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Geology/Earth Science, General

Program Description

Just the Facts

Geology/Earth Science, General. A program that focuses on the scientific study of the earth; the forces acting upon it; and the behavior of the solids, liquids and gases comprising it. Includes instruction in historical geology, geomorphology, and sedimentology, the chemistry of rocks and soils, stratigraphy, mineralogy, petrology, geostatistics, volcanology, glaciology, geophysical principles, and applications to research and industrial problems.

This program is available in these options:

  • Certificate / Diploma
  • Associate degree
  • Bachelor's degree
  • Graduate Certificate
  • Master's degree
  • Doctoral degree

High School Courses

See the high school courses recommended for programs in this career cluster:

See the high school courses recommended for programs in this pathway:

Additional Information

Studying geology provides students with an understanding of the Earth, its minerals and rocks, and the processes that have shaped our surroundings.

Geology can often be combined with other majors. Geology professor John Waldron says his university offers combined major and honors programs in geology and geography, geology and commerce, and geology plus any other science, including biology, chemistry, environmental studies and physics.

"It also is possible for students to take a cooperative education option, in which periods of paid employment -- work terms -- are interleaved with academic study," he says. Such programs generally take one additional year.

Thor Hansen is chair of the geology department at Western Washington University. His students begin with introductory courses in physical geology, which discusses the physical processes at work in and on the Earth; and historical geology, which examines the history of the Earth and its life.

Other courses deal with the study of minerals, glaciers, plate tectonics, mountain building, rivers, fossils, groundwater, earthquakes and volcanoes.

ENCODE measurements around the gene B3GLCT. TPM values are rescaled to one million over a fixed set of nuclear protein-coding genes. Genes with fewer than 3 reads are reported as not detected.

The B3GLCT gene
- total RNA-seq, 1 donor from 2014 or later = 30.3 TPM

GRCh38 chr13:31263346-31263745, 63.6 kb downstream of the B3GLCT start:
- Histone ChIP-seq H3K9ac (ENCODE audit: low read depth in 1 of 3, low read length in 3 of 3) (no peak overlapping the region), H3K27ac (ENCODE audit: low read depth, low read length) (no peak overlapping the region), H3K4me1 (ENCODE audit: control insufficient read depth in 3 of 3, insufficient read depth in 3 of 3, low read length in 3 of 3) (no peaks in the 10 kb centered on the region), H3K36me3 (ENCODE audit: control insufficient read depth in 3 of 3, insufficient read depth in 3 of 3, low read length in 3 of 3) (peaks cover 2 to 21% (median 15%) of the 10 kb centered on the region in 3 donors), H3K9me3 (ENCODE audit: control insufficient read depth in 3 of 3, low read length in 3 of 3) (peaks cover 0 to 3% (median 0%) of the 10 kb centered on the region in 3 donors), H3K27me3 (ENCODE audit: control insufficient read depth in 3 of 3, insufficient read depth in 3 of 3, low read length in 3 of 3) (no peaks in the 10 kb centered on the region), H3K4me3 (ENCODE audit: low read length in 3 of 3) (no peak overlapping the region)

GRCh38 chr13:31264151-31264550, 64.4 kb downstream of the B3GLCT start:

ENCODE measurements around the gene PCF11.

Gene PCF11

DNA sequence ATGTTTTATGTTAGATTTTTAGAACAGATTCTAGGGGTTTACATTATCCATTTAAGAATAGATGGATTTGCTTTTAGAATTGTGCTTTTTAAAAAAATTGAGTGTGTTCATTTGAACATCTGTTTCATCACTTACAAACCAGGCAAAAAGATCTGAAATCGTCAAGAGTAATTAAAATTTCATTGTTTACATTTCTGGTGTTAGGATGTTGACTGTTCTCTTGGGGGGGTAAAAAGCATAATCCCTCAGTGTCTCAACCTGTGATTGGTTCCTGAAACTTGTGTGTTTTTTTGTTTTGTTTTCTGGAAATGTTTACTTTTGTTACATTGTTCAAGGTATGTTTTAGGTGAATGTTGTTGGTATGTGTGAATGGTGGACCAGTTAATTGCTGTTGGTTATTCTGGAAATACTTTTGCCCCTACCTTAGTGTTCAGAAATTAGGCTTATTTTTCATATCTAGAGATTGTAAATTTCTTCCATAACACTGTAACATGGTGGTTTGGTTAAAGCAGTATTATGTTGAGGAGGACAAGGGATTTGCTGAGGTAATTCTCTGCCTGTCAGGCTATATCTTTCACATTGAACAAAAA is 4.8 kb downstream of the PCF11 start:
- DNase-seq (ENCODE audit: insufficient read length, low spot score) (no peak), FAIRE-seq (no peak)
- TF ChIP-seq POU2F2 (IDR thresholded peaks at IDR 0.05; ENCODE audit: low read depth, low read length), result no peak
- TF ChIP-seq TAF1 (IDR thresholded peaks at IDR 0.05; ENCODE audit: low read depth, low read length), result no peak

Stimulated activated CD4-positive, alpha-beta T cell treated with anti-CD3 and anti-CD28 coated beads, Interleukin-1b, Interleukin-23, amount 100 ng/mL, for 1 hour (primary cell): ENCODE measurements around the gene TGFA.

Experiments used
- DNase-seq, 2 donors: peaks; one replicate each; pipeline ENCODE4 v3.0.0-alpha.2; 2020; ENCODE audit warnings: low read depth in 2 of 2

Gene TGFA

The program includes numerous field trips and ends with a six-week field camp in which students investigate and map the geology of a remote wilderness area.

By the time students graduate, they can observe and interpret rocks and geologic landforms, Hansen says.

"They can make predictions about the consequences of geological processes and therefore assess geological hazards. They also can go into a situation where there is a geological question, such as, 'What are the chances of an earthquake occurring in this spot?' They can assemble a team and find answers to questions."

Geology students typically enjoy spending time in the outdoors. "A geologist should be someone who likes to occasionally go in the field and examine rocks, climb mountains, live on a ship or drill wells," says Hansen.

In high school, take a geology or earth science class to see if it interests you.

"It is also a good idea to take as much chemistry, physics and math as you can," Hansen says. "These subjects will prepare you for a career in any field of science. Lastly, go camping; see if you like sleeping on the ground once in a while, climbing a glacier or hiking in the mountains."

There are the usual costs of tuition and books. For field camps, there is a fee for the accommodation and transportation. Students may also have to buy a hand lens, sampling hammer and a compass-clinometer.


Occupational Outlook Handbook
For more information related to this field of study, see: Environmental Scientists and Geoscientists

U.S. Geological Survey
Learn about the land around you

American Geological Institute
A nonprofit federation

Bob Campbell Geology Museum
Take a tour with Abbey the amethyst


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